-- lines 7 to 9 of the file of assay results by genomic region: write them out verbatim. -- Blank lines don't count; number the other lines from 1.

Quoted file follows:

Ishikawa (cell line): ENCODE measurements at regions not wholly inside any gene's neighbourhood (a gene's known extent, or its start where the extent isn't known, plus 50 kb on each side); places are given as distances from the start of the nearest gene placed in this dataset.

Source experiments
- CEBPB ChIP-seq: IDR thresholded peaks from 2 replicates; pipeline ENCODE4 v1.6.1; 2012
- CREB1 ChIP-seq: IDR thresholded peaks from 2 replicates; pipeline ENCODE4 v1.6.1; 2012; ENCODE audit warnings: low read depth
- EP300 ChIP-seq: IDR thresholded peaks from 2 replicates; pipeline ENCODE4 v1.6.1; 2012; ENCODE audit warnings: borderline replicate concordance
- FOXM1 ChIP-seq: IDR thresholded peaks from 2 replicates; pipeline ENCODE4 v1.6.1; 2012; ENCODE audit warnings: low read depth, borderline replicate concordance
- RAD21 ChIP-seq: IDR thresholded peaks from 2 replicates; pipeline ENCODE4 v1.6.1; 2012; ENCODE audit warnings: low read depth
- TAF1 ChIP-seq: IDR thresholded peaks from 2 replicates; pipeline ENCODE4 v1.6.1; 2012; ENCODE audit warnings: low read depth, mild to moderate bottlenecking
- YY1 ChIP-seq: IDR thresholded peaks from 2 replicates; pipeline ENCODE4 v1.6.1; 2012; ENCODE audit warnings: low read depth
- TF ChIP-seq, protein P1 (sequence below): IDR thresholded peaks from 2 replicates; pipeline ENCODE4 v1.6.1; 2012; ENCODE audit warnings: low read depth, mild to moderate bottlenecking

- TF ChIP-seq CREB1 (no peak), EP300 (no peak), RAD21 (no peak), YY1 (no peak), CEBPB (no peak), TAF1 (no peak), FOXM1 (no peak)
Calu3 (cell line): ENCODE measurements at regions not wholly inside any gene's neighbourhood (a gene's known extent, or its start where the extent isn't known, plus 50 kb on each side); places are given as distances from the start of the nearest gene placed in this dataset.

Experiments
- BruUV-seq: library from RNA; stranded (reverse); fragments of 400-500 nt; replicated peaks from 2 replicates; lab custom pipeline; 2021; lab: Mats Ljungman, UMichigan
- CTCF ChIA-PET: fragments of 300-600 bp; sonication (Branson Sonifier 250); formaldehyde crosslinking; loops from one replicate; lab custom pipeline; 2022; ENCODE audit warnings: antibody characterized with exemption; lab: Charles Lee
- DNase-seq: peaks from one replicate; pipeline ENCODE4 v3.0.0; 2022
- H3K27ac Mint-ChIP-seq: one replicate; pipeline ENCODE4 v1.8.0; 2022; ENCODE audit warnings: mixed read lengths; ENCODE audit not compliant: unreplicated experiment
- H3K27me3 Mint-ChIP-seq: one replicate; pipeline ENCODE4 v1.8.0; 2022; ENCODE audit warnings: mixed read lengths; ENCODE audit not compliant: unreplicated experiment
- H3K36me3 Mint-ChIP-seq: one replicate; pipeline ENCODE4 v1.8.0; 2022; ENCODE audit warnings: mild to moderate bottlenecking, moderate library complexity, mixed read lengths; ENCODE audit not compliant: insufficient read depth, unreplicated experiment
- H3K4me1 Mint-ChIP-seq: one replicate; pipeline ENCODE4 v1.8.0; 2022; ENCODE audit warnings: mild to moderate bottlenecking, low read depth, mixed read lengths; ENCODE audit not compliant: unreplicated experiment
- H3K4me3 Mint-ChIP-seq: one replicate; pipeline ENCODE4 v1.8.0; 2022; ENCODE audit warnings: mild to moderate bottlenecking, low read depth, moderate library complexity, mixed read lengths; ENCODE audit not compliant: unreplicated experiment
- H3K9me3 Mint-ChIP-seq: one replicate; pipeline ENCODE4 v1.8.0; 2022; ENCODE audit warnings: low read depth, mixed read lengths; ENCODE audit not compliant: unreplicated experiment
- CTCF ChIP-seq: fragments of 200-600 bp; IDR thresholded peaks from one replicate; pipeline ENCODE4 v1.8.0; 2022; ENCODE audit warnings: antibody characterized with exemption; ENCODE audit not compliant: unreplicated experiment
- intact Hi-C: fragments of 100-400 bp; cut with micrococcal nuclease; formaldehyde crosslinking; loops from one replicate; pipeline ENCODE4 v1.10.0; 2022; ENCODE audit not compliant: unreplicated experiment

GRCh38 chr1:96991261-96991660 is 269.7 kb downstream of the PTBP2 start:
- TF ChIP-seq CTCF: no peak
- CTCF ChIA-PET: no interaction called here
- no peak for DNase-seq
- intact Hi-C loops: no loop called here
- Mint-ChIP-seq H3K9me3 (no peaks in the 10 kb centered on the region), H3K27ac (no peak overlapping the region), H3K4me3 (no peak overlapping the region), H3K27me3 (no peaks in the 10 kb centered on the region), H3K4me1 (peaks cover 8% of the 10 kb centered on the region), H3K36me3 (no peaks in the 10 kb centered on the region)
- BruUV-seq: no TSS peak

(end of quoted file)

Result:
- RAD21 ChIP-seq: IDR thresholded peaks from 2 replicates; pipeline ENCODE4 v1.6.1; 2012; ENCODE audit warnings: low read depth
- TAF1 ChIP-seq: IDR thresholded peaks from 2 replicates; pipeline ENCODE4 v1.6.1; 2012; ENCODE audit warnings: low read depth, mild to moderate bottlenecking
- YY1 ChIP-seq: IDR thresholded peaks from 2 replicates; pipeline ENCODE4 v1.6.1; 2012; ENCODE audit warnings: low read depth